Primates and Diet

Mid-digit Hair
Mid-digit Hair

Hello everybody,

The next several posts will include the lesson plans we used for the UA partnership with the Tuscaloosa Magnet School. This semester the classes were taught by Taylor Burbach, Meghan Steel, and Erica Schumann, with the direction of graduate student Greg Batchelder. Enjoy!

Week 5: Primates and Diet

Topic: Primate Diet

One of the ways that physical anthropologists learn about people is to study our nearest living relatives – primates. Primates include any member of the group of animals that includes human beings, apes, and monkeys. Learning about how primates navigate their world helps us understand the challenges and survival strategies that humans had to face in the past.

Primatologists, or specialists who study primates, are especially interested in learning how primates address one of the biggest issues that we all face: how to feed your family. Each primate species has a different from of social organization, although all primate species have to figure out how to survive against the odds. This week’s activity will ask each student group to come up with a survival strategy that protects their young while gathering food.

Discussion: Primates

  • Primates- any member of the group of animals that includes human beings, apes, and monkeys.
  • Ape: closely related to monkeys and humans and that is covered in hair and has no tail or a very short tail
    1. Chimpanzees, gorillas, orangutans, bonobos, and humans
  • Monkey: smaller bodied, with tails, some monkeys have different dental formula
    1. Old World monkeys: baboons, macaques, colobus monkeys, etc.
      1. No prehensile tail
    2. New World monkeys: spider monkeys, marmosets, howler monkeys, etc.
      1. Do have prehensile tails

 

  1. Social organization: What drives primate social organization?
    • Competition for mates, safety, social organization, form of paternal care
    • Advantages & disadvantages to larger group sizes?
      1. Protection, shared care of young, etc.
    • Advantages & disadvantages to smaller group sizes?
  2. Diet:
    • Carnivore, omnivore, herbivore
    • Most primates are herbivores, omnivores, or opportunistic carnivores.
      1. Cannibalism occurs
    • Foods have different caloric values, which means that some foods are “worth” more than others.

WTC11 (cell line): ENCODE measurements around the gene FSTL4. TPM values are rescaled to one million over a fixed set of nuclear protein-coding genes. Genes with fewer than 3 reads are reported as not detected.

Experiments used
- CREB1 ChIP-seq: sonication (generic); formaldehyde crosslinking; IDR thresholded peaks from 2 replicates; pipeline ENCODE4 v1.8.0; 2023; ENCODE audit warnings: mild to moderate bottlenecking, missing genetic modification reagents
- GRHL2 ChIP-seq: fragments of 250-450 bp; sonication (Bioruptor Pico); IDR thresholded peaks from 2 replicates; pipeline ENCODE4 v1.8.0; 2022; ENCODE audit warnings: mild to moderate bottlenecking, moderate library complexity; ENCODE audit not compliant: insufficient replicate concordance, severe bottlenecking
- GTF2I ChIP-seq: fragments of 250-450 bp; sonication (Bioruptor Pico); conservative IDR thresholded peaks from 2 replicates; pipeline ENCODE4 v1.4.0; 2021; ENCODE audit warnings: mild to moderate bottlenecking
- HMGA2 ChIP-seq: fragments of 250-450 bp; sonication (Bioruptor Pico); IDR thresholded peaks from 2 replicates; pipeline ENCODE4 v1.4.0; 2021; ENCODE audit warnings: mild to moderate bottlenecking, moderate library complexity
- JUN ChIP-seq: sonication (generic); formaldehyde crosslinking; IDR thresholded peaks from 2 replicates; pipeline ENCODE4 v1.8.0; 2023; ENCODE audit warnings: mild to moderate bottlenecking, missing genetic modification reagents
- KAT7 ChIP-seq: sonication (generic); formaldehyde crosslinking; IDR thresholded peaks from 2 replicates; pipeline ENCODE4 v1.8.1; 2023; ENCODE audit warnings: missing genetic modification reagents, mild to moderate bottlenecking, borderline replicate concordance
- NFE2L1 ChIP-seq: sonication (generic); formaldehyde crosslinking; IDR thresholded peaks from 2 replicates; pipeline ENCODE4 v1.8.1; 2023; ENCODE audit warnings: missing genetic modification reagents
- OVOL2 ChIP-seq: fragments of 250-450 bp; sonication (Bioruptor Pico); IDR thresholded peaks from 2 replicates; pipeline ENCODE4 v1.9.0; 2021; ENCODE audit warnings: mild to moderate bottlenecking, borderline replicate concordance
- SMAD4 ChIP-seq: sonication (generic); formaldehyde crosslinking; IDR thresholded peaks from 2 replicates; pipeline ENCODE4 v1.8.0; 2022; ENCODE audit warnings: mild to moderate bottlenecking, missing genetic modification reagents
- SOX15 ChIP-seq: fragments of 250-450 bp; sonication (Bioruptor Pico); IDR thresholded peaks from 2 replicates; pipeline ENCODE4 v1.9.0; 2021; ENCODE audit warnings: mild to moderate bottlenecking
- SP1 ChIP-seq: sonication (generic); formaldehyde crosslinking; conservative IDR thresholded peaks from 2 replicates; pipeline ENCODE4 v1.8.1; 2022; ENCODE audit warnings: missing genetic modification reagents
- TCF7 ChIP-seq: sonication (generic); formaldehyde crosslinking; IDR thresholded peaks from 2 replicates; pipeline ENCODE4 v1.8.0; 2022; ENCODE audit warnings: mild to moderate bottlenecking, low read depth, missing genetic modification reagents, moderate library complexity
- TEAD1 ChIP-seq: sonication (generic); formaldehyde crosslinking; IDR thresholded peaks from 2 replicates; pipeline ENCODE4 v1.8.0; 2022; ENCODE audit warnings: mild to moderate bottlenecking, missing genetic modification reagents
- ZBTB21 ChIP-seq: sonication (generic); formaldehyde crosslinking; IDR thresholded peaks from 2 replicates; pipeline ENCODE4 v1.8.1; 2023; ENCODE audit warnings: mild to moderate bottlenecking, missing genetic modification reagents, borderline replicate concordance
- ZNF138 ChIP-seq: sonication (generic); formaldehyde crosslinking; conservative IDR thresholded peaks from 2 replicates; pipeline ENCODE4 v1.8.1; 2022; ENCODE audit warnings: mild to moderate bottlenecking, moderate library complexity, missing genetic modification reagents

1. E.g., fruit is high calorie, high carb. Leafy greends may have important nutrients but low calorie counts. Other foods may be good food sources but are hard to catch (like crickets).
      2. Primates have to strategize to balance energy expenditure and food intake. This is even more important with large social groups, who may share resources.

 Activity: Meddling Monkey Scavenger Hunt

This game replicates the choices that primates make with regard to food security, group safety, and survival. Students will be separated into groups (each a different primate species) with a set number of primate infants per group.

Objective: Gather as many calories as possible while protecting the infants in your group.

Rules:

  • Search the “forest” (classroom) to find as many calories as you can and bring them back to the troop.
  • Primates can only carry one food item since they are not bipedal.
  • Students can steal food that is unguarded. They can also steal unguarded infant primates.
  • To be protected from stealing food or infants, two people must be at the “home base.”
    • One person is not enough to protect it.
  • However, student groups can choose to leave as few or as many people at the nest as they wish.
  • At the end of the time, groups will reunite and scores will be added up.
  • A group automatically loses if all of their infants are stolen.

Supplies:

Construction paper fruit (yellow and red)                                             Value: 5 points

Construction paper leaves/stems (green)                                            Value: 1 point

Construction paper insects (ants, grubs, and protein)                     Value: 3 points

Construction paper primate infants.                                                        Value: 10 points

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